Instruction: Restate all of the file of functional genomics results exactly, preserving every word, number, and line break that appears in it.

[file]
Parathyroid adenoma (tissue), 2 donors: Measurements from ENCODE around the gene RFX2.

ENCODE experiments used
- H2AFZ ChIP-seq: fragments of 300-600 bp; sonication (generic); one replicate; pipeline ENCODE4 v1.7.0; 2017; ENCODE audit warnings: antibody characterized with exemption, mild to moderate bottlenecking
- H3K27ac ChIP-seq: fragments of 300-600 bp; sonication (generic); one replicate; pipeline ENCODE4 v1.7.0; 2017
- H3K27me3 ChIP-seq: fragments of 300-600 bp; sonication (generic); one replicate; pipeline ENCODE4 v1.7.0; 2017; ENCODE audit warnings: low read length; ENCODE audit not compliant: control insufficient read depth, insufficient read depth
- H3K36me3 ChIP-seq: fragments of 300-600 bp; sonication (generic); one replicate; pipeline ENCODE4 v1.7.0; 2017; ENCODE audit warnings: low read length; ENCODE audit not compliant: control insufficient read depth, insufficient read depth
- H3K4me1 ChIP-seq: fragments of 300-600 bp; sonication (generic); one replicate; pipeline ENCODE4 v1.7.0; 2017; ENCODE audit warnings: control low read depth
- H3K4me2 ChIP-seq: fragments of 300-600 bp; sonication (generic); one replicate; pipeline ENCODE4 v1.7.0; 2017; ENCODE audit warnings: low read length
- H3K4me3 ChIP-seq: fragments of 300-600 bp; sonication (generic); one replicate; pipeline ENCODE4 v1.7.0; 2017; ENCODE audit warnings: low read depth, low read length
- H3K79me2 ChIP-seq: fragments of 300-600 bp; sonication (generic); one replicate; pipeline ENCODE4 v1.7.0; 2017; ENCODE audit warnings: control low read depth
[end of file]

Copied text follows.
Parathyroid adenoma (tissue), 2 donors: Measurements from ENCODE around the gene RFX2.

ENCODE experiments used
- H2AFZ ChIP-seq: fragments of 300-600 bp; sonication (generic); one replicate; pipeline ENCODE4 v1.7.0; 2017; ENCODE audit warnings: antibody characterized with exemption, mild to moderate bottlenecking
- H3K27ac ChIP-seq: fragments of 300-600 bp; sonication (generic); one replicate; pipeline ENCODE4 v1.7.0; 2017
- H3K27me3 ChIP-seq: fragments of 300-600 bp; sonication (generic); one replicate; pipeline ENCODE4 v1.7.0; 2017; ENCODE audit warnings: low read length; ENCODE audit not compliant: control insufficient read depth, insufficient read depth
- H3K36me3 ChIP-seq: fragments of 300-600 bp; sonication (generic); one replicate; pipeline ENCODE4 v1.7.0; 2017; ENCODE audit warnings: low read length; ENCODE audit not compliant: control insufficient read depth, insufficient read depth
- H3K4me1 ChIP-seq: fragments of 300-600 bp; sonication (generic); one replicate; pipeline ENCODE4 v1.7.0; 2017; ENCODE audit warnings: control low read depth
- H3K4me2 ChIP-seq: fragments of 300-600 bp; sonication (generic); one replicate; pipeline ENCODE4 v1.7.0; 2017; ENCODE audit warnings: low read length
- H3K4me3 ChIP-seq: fragments of 300-600 bp; sonication (generic); one replicate; pipeline ENCODE4 v1.7.0; 2017; ENCODE audit warnings: low read depth, low read length
- H3K79me2 ChIP-seq: fragments of 300-600 bp; sonication (generic); one replicate; pipeline ENCODE4 v1.7.0; 2017; ENCODE audit warnings: control low read depth